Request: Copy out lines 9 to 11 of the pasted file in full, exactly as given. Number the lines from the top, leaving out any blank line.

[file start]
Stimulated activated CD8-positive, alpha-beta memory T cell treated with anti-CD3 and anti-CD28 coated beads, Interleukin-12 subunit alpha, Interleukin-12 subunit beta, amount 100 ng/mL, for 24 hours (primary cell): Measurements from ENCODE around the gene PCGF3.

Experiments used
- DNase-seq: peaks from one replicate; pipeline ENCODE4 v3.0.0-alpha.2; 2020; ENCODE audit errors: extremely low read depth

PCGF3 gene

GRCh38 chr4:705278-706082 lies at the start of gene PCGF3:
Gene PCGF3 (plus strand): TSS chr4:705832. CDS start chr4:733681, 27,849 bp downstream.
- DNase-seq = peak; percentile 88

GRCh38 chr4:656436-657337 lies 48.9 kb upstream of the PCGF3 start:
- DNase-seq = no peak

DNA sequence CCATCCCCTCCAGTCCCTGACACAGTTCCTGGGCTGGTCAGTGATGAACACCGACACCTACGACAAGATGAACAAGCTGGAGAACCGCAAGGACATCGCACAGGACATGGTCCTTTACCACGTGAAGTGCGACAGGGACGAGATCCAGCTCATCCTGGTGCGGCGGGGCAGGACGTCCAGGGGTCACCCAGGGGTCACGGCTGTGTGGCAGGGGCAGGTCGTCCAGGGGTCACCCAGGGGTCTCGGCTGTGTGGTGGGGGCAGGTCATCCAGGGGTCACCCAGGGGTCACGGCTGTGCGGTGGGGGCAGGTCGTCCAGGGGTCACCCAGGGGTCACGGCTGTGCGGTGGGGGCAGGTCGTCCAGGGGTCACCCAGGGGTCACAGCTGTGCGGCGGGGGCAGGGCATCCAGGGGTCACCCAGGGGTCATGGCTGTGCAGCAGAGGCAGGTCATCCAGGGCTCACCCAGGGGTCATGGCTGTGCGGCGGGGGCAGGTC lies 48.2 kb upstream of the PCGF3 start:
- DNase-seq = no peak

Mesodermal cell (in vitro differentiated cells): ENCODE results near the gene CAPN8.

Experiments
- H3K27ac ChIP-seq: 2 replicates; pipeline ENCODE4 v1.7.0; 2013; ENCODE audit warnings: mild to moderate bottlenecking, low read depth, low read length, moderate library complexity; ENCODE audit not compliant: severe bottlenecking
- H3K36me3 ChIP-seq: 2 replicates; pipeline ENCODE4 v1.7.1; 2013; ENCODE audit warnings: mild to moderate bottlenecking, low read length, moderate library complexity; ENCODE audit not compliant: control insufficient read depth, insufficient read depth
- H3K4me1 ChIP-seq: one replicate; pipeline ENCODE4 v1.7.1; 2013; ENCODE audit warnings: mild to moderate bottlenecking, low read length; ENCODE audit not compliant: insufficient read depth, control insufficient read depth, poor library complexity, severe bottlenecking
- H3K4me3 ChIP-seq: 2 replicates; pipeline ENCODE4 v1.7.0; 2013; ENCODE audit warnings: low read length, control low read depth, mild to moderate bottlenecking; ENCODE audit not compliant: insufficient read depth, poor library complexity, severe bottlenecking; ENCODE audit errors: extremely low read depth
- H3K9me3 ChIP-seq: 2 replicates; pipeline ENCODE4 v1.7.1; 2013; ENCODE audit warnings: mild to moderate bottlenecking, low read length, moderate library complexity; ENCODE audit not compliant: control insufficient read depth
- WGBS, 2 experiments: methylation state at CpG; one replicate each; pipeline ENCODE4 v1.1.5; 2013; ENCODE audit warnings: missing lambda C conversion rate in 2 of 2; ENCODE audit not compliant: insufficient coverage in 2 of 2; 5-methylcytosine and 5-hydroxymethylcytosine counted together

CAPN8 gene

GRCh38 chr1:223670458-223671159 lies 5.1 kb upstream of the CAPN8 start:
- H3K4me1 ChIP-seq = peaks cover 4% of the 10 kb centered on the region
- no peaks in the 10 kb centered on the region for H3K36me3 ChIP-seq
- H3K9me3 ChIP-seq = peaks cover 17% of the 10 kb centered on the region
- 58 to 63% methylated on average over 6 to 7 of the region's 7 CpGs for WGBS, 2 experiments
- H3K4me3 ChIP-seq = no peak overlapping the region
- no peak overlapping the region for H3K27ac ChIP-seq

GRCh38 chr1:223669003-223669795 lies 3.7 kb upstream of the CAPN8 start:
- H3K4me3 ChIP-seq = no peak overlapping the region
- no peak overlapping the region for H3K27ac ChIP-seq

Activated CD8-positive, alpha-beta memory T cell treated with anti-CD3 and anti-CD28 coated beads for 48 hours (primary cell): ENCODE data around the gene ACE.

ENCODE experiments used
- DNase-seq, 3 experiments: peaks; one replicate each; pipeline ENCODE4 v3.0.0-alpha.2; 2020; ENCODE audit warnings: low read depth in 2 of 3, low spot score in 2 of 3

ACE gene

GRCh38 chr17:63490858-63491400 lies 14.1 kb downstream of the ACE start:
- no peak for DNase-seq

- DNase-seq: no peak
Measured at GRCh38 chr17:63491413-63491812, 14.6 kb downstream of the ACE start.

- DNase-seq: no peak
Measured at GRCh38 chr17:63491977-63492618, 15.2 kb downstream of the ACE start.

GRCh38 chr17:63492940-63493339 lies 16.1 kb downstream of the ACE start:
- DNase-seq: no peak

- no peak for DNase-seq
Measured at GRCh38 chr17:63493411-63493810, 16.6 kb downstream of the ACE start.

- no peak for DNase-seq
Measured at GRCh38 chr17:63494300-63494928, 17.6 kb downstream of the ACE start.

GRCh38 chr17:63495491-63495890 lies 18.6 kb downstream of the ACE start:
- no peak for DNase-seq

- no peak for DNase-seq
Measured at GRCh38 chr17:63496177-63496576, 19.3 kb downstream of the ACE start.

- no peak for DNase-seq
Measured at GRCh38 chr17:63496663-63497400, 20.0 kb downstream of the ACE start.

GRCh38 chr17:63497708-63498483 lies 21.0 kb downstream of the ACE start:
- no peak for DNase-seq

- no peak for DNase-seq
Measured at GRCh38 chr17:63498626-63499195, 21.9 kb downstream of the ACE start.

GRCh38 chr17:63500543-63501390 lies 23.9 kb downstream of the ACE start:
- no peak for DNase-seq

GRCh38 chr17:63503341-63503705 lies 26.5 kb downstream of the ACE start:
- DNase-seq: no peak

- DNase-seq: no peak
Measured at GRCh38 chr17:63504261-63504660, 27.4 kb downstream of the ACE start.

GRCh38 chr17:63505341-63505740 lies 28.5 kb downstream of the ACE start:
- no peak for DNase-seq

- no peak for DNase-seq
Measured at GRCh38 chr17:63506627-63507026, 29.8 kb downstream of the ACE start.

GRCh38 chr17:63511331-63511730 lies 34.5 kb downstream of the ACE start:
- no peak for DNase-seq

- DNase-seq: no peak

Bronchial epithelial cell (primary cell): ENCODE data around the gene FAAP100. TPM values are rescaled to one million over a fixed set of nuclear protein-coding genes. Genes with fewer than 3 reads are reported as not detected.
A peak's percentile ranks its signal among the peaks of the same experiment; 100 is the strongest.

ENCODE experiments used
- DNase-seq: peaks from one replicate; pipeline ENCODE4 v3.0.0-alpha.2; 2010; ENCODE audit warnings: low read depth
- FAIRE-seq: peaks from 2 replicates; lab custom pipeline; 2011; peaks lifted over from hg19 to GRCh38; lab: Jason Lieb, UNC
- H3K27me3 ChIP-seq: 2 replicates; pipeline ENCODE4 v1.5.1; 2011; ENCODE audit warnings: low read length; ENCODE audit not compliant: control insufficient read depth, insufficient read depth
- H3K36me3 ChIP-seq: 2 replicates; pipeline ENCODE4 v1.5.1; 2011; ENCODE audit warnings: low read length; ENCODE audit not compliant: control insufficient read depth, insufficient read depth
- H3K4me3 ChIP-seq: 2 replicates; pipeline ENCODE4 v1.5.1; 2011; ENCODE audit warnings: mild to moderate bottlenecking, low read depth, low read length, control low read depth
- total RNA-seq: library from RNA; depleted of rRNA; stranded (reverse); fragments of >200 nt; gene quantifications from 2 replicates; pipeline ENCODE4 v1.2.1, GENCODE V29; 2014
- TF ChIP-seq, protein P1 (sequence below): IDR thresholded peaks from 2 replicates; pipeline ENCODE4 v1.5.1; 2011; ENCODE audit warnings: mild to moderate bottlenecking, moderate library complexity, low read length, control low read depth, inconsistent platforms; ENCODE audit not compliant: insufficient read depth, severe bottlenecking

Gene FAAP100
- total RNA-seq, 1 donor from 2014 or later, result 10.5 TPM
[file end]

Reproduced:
- DNase-seq = no peak

DNA sequence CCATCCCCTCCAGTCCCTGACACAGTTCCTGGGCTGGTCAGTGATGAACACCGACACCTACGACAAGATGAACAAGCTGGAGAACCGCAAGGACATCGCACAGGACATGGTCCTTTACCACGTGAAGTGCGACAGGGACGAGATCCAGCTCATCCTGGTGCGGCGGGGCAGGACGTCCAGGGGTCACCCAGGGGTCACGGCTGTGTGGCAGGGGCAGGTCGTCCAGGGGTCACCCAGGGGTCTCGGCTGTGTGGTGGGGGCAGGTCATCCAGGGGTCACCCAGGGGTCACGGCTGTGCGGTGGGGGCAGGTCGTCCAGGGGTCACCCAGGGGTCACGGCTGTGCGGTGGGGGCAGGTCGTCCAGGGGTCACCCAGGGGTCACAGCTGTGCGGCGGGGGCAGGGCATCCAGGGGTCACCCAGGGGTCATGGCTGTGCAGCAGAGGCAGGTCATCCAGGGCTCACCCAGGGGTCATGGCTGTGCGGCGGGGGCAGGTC lies 48.2 kb upstream of the PCGF3 start:
- DNase-seq = no peak